I knew you could fill in the details. It's always a matter of horsepower, isn't it?
I've seen a double-ended boat surf in (under control) with a dead engine. Also seen a flat transom boat broach and roll. I'm very happy to have not been on either of them at the time.
I'm with you on the double-ended part Mike. If for some reason (engine failure, low fuel) you can't keep up with the seas, a double ender is much better in surf. Although there's this odd Danish sharp sterned, pram bow beachboat from Jutland... Hint, it's like a reversed Coble, though it's the stern, the pointy end is kept into the seas coming and going.
Frank was pretty happy with his new paint job. As he got in his truck to leave, I heard him say "gotta find some water and try her out..."
so if you want a boat to "plane", you need to add wings?
just had to add a dumb joke. couldn't help myself.
looks like a very cool boat.
---jp of yakima
jp, I suspect you are not the only one to get the pun. I think of them as fins. In fact, there is at least one Bartender of this design with adjustable trim tabs mounted in this location.
Sorry to have dipped into silliness after what had been a pretty intelligent discussion.
I've seen a few Bartenders around, and can see why the Coast Guard would have found them to be pretty handy in the rough going.
(The silliness runs pretty deep, though. My brother and I used to trade sideways comments all through dinnertime. They slid right past Mom, but Dad caught them and lectured us forcefully about them later.)
If this is a Dory built by Calkins, the row Dory's did not have the Planing surface, and were not intended to Plane. They had the inboard motorwell like the Bartenders, but that was only used to get out thru the surf,perhaps this boat originally was a rowing Dory someone tried to make it into the Dory with the cabin then gave up because of the non planing reasons, or just intended to run in displacement mode anyway.. WW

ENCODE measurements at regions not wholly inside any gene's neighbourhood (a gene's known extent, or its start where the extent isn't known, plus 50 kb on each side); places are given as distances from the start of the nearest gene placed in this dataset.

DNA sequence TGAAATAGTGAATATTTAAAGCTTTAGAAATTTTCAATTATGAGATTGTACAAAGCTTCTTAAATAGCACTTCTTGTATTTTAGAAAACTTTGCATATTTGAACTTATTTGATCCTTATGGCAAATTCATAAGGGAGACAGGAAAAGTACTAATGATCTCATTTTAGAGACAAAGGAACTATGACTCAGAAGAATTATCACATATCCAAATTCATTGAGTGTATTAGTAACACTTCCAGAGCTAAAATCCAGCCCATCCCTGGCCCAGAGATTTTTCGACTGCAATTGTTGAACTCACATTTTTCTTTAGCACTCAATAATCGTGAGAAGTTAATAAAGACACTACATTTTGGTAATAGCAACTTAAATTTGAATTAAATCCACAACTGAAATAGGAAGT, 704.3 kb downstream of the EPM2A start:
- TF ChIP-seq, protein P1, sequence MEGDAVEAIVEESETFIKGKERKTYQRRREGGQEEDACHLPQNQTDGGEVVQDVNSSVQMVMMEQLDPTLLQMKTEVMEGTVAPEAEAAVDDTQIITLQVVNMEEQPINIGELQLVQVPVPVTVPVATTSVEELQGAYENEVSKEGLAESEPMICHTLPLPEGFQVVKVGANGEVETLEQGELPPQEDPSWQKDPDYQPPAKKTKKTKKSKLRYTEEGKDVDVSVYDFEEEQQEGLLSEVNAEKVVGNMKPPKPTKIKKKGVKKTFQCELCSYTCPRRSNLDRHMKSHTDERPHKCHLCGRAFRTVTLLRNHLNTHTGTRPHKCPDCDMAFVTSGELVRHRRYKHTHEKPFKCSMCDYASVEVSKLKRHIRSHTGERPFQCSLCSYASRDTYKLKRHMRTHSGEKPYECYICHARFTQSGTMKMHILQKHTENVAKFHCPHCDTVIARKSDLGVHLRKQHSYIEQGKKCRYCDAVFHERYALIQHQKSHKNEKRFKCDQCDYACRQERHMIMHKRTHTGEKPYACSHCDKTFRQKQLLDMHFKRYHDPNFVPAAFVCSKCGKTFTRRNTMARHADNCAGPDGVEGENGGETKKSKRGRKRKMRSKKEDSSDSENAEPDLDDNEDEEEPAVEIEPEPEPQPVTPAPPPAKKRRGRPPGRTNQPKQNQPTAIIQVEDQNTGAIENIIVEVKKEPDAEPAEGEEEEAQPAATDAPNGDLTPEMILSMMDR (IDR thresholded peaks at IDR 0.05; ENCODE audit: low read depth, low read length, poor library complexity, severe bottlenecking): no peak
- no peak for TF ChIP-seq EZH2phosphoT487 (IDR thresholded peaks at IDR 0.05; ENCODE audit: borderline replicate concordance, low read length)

It is indeed a Calkins. I wasn't aware of a rowing version. That would explain a lot. When Frank got this boat it had a small motor well that did not allow the motor to tilt up. He rebuilt the well to accommodate a bigger motor, which didn't help the buoyancy aft. The cuddy cabin doesn't help much either - this is a very heavy boat compared to it's design weight.
(this link will probably go away soon as they do on CL). Here is one for sale, you can see no planing chine. Was a double rower.
That looks familiar - I assume the hull shape is the same?
I believe the same hull. I find a lot of people add too much weight to these, they are supposed to be light weight, that is what makes the design work better..
Question as to how Frank attached the skirt to the hull.
Did he attach the first laminate and then each additional as he was forming the skirt?
Or was it fabricated fully, then attached to the hull? If so, how attached to ensure sealing?
It was me, doing the work for Frank. Yes, I attached the first layer of a laminated fin to the hull. It was approximately 1 1/2" x 1 1/2", through-bolted and epoxied to the hull. Each successive layer was thinner and screwed and glued to the previous. On the last few laminations, I backed the screws out, since they would be planed to shape.